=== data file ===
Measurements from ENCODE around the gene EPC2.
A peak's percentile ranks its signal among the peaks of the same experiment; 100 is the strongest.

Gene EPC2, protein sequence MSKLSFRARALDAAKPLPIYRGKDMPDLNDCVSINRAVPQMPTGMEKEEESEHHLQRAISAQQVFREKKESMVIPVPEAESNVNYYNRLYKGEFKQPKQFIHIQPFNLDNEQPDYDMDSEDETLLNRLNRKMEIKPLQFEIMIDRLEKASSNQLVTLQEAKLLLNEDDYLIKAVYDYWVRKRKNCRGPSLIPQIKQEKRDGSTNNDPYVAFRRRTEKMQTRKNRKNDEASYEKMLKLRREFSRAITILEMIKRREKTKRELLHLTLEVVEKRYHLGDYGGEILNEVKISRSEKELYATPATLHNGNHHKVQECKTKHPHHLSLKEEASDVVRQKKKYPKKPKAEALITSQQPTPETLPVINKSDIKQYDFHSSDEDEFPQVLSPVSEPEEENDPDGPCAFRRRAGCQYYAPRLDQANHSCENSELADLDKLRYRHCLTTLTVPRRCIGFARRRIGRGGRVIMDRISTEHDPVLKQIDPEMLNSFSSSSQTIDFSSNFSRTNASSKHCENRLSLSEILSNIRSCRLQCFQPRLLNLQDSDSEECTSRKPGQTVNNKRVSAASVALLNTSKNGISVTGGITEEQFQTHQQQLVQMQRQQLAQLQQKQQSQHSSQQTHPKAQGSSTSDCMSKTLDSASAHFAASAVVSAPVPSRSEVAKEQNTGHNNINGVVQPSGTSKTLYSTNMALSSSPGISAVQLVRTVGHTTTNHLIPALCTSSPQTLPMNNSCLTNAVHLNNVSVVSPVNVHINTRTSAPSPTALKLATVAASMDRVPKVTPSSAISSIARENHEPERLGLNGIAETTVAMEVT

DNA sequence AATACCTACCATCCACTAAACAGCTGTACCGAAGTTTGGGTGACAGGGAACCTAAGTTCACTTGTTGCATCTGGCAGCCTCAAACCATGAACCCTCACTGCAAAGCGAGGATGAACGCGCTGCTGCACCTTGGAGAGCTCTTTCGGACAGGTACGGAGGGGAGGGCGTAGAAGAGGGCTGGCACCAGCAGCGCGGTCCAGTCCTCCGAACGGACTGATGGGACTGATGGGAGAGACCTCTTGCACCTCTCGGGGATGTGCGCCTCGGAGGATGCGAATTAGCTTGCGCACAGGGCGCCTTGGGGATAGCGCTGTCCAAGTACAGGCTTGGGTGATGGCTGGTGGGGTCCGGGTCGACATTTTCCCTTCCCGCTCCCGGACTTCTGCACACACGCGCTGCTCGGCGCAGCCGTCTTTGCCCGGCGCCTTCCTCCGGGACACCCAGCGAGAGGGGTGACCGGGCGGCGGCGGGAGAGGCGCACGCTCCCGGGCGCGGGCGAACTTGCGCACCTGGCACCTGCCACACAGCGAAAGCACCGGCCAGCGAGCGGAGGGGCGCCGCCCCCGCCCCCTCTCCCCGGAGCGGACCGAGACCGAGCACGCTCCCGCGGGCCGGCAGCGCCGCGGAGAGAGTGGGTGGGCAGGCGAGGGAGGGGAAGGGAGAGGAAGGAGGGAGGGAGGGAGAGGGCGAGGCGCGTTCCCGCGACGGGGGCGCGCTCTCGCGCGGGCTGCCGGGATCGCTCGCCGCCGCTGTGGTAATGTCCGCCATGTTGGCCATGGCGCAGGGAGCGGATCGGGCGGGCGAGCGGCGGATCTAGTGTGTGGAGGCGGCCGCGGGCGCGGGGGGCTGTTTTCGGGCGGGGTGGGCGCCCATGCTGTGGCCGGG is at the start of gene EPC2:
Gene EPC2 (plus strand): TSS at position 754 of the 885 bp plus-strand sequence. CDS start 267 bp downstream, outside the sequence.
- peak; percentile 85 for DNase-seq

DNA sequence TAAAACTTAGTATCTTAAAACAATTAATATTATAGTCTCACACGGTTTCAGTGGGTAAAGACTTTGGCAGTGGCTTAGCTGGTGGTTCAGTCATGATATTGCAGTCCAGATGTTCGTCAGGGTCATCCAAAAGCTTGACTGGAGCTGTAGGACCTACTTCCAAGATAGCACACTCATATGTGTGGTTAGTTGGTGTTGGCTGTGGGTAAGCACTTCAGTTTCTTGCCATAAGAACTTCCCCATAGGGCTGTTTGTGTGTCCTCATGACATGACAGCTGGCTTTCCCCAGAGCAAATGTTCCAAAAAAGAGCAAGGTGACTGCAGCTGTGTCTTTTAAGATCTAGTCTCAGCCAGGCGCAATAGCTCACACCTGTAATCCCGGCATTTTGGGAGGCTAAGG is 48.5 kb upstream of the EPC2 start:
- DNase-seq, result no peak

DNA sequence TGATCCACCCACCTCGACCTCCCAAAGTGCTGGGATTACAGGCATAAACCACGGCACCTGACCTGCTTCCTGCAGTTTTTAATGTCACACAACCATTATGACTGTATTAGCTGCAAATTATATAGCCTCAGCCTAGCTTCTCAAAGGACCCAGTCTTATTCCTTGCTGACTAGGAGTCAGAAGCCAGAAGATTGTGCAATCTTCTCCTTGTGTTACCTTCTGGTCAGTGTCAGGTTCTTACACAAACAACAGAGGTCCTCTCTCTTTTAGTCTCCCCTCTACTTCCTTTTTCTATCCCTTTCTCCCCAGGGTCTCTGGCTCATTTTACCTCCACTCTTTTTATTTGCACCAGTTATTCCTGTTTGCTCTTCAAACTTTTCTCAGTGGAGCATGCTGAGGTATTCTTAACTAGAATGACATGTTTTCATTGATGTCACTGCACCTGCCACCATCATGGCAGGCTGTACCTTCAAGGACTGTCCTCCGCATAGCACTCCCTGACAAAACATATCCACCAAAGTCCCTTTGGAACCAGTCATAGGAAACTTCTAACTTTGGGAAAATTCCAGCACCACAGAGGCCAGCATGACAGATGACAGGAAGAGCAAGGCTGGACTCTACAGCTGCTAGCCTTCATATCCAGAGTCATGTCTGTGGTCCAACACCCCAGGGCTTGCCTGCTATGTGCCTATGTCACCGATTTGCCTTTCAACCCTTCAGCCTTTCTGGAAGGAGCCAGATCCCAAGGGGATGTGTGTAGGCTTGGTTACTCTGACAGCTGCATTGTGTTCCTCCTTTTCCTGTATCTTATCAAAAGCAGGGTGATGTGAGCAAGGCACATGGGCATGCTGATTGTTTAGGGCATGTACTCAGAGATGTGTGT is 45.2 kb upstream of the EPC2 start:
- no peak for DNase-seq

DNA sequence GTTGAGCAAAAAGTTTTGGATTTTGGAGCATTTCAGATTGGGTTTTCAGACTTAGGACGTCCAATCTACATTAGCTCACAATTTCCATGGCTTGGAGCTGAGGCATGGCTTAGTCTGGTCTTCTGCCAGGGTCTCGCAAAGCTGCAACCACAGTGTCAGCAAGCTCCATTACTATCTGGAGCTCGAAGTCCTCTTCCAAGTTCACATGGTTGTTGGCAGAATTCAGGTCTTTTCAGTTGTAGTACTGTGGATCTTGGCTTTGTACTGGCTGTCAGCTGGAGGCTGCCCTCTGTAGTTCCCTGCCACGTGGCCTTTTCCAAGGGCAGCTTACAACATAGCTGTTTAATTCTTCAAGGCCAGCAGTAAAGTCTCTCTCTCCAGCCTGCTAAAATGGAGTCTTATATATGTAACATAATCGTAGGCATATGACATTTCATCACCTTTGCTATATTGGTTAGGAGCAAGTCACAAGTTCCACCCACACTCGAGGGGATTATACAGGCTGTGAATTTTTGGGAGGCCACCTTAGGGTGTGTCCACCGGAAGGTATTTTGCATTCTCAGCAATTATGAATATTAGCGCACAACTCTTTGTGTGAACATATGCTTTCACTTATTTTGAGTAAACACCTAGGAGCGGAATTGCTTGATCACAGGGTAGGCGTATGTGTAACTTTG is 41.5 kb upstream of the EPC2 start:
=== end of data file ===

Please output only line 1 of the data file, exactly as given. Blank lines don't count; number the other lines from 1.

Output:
Measurements from ENCODE around the gene EPC2.